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Serial Port keeps echoing back what I send

P: n/a
Hello,
I have a problem I have been unable to solve for quite some
time now. I'm using the Serialport class and opening the port and
writing a byte to it. The byte is successfully received by the other
device. The other device then sends back a response.

But what I get back is the same character I sent! e.g. if i send 2, i
get back 2.

What is going on here? Why are things being echoed back. My code is
below. Please someone help me as I am going crazy with this? I even
tried using a thread with the same characteristic lack of success. It
works ok with a VC++ program I have so the mistake must be somewhere in
the c# code below. Can you spot it?

--------------------------

// connect statement. it also sets up the receiver event
handler
public void Connect()
{
port = new SerialPort("COM3", 57600, Parity.None, 8,
StopBits.One);
port.ReadTimeout = 500;
if (!port.IsOpen)
{
port.Open();
port.DataReceived += new
SerialDataReceivedEventHandler(Receiver);
}
}

// eventhandler that activates when a byte is received
public void Receiver(object sender, SerialDataReceivedEventArgs
e)
{
intBytes = port.BytesToRead;
byte[] bytes = new byte[intBytes];
port.Read(bytes, 0, intBytes);
str2 += bytes[0].ToString();
MessageBox.Show(str2);
}

// to send the number 2 to the other device (gets there
successfully)
public void Sender()
{
port.DiscardOutBuffer();
port.DiscardInBuffer();
port.Write("2");
}

Sep 26 '06 #1
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3 Replies


P: n/a
"vorange" <or*******@yahoo.comwrote in message
news:11**********************@b28g2000cwb.googlegr oups.com...
Hello,
I have a problem I have been unable to solve for quite some
time now. I'm using the Serialport class and opening the port and
writing a byte to it. The byte is successfully received by the other
device. The other device then sends back a response.

But what I get back is the same character I sent! e.g. if i send 2, i
get back 2.
It's possible the device is echoing back the chr. Many do this so that you
can see what you type in terminal programs. if you connect to your device
using hyperterminal and push 2 does a 2 appear on the screen (if it does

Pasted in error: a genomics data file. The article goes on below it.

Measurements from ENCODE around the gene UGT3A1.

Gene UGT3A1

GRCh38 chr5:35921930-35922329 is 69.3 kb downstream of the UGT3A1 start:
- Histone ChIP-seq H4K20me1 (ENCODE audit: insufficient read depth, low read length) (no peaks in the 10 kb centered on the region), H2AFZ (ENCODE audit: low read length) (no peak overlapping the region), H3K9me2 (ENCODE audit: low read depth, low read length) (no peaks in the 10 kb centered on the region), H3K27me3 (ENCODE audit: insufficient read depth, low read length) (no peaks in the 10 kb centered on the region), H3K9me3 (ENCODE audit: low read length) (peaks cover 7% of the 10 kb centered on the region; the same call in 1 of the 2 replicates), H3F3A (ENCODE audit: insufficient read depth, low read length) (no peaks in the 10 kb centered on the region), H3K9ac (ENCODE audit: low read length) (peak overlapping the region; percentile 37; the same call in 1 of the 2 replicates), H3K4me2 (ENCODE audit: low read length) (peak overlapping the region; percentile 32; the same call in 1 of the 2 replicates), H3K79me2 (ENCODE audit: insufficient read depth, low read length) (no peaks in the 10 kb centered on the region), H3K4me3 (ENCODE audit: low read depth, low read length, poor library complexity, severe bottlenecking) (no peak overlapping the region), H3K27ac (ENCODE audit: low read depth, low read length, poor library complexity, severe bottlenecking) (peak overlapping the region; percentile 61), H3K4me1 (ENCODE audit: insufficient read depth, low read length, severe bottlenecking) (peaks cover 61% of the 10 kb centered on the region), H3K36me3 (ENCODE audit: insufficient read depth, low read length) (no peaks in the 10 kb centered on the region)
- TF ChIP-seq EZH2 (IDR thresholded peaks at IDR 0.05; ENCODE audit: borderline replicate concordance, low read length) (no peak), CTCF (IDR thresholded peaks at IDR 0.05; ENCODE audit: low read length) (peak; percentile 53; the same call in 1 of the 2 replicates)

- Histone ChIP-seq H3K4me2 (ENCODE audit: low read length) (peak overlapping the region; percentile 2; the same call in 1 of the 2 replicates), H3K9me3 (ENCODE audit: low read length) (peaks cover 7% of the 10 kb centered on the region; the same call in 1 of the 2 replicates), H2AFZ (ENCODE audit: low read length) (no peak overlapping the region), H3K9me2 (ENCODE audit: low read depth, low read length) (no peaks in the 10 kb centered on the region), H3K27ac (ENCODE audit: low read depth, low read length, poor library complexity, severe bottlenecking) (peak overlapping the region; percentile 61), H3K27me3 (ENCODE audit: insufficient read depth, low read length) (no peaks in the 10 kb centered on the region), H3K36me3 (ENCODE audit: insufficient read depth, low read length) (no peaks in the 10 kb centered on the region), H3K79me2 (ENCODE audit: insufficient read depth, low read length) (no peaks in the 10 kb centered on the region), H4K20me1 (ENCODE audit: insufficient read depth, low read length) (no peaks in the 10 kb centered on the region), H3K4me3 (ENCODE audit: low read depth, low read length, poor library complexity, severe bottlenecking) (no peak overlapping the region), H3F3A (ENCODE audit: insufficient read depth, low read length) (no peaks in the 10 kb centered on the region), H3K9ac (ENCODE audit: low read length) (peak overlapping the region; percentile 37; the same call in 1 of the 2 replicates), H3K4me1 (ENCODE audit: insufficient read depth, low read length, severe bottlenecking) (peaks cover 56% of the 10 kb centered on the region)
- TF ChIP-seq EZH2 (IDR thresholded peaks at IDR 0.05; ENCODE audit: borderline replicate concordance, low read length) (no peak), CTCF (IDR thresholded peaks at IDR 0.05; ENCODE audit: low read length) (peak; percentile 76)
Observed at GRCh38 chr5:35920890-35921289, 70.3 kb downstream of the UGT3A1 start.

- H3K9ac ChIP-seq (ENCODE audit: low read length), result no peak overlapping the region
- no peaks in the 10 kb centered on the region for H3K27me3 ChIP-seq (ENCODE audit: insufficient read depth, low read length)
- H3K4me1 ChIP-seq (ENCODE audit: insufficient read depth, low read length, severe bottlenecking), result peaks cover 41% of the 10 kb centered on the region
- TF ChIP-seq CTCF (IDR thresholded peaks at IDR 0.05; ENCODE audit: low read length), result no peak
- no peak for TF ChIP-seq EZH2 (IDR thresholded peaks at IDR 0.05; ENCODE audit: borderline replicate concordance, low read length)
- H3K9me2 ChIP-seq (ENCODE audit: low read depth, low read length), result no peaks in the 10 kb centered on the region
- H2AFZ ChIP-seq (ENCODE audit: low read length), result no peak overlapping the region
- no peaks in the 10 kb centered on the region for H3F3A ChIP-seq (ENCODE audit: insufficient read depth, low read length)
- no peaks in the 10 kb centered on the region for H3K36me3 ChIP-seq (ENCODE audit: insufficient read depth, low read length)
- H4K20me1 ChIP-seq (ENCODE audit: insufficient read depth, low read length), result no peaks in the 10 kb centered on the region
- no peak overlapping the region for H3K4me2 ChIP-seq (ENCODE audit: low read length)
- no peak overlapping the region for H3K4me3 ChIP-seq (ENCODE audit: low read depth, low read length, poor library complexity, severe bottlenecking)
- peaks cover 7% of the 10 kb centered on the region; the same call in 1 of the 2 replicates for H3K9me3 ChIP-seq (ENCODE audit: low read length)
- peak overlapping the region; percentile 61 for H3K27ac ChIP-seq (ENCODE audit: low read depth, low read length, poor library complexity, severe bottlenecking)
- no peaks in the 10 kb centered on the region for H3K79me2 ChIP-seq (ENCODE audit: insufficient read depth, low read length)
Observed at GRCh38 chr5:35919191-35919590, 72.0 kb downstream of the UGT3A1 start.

then it's echoing the chr back).

Michael
Sep 26 '06 #2

P: n/a

Michael C wrote:
It's possible the device is echoing back the chr. Many do this so that you
can see what you type in terminal programs. if you connect to your device
using hyperterminal and push 2 does a 2 appear on the screen (if it does
then it's echoing the chr back).

When I do that, nothing happens.

I do know with my C# program that my 2 is received as it reacts to it.
But when I send something back, I don't seem to get it.

At all times, I just receive in the C# program exactly what I sent.

Why is this happening? I know its something to do with the C# program
as everything works when i test it with a VC++ program. I've even
tested it on different computers on a different port.

Please, if anyone has any ideas or knows why this is happening, let me
know. It must be something in the way I'm setting up the port or
something in C#.

Thank you

Sep 26 '06 #3

P: n/a
PS

"vorange" <or*******@yahoo.comwrote in message
news:11**********************@b28g2000cwb.googlegr oups.com...
Hello,
I have a problem I have been unable to solve for quite some
time now. I'm using the Serialport class and opening the port and
writing a byte to it. The byte is successfully received by the other
device. The other device then sends back a response.

But what I get back is the same character I sent! e.g. if i send 2, i
get back 2.
If the other device is disconnected then what happens?

PS
>
What is going on here? Why are things being echoed back. My code is
below. Please someone help me as I am going crazy with this? I even
tried using a thread with the same characteristic lack of success. It
works ok with a VC++ program I have so the mistake must be somewhere in
the c# code below. Can you spot it?

--------------------------

// connect statement. it also sets up the receiver event
handler
public void Connect()
{
port = new SerialPort("COM3", 57600, Parity.None, 8,
StopBits.One);
port.ReadTimeout = 500;
if (!port.IsOpen)
{
port.Open();
port.DataReceived += new
SerialDataReceivedEventHandler(Receiver);
}
}

// eventhandler that activates when a byte is received
public void Receiver(object sender, SerialDataReceivedEventArgs
e)
{
intBytes = port.BytesToRead;
byte[] bytes = new byte[intBytes];
port.Read(bytes, 0, intBytes);
str2 += bytes[0].ToString();
MessageBox.Show(str2);
}

// to send the number 2 to the other device (gets there
successfully)
public void Sender()
{
port.DiscardOutBuffer();
port.DiscardInBuffer();
port.Write("2");
}
Sep 26 '06 #4

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